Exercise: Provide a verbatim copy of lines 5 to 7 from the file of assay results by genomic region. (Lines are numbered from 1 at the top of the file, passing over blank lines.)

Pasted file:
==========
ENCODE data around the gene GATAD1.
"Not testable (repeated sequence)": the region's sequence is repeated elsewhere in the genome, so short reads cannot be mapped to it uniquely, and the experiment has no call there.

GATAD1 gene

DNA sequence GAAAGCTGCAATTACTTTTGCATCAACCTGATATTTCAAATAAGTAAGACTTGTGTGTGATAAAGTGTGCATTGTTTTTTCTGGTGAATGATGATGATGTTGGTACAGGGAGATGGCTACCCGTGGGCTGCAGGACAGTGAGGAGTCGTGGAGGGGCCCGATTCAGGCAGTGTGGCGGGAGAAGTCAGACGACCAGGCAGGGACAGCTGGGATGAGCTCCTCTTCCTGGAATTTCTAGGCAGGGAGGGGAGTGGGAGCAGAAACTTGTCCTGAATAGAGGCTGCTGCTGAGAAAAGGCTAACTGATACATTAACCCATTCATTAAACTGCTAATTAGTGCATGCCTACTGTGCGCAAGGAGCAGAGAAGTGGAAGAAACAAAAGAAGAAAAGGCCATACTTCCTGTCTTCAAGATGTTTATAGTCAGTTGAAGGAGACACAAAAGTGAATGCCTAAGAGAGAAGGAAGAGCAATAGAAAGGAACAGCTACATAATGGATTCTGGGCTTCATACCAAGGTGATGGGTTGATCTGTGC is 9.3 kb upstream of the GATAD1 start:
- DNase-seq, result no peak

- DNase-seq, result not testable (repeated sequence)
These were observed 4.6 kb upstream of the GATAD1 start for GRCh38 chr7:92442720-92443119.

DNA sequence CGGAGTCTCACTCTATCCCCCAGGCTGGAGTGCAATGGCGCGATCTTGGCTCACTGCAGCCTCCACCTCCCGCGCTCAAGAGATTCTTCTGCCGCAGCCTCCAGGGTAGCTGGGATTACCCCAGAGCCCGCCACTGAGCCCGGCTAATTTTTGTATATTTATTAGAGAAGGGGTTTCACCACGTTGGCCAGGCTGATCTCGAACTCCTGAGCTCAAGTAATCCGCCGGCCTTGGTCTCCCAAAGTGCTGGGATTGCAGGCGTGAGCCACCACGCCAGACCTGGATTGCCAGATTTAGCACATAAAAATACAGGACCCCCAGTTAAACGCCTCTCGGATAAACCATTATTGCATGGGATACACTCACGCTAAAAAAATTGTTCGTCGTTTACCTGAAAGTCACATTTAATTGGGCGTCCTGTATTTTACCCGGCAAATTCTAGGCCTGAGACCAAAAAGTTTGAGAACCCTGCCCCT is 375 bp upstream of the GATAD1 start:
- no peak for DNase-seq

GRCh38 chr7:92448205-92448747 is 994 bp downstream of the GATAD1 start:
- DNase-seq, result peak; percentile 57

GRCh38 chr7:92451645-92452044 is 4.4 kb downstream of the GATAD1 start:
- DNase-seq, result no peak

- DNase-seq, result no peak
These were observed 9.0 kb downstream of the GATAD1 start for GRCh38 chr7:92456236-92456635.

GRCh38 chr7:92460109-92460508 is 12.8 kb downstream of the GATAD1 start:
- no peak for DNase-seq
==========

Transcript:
- DNase-seq, result no peak

- DNase-seq, result not testable (repeated sequence)
These were observed 4.6 kb upstream of the GATAD1 start for GRCh38 chr7:92442720-92443119.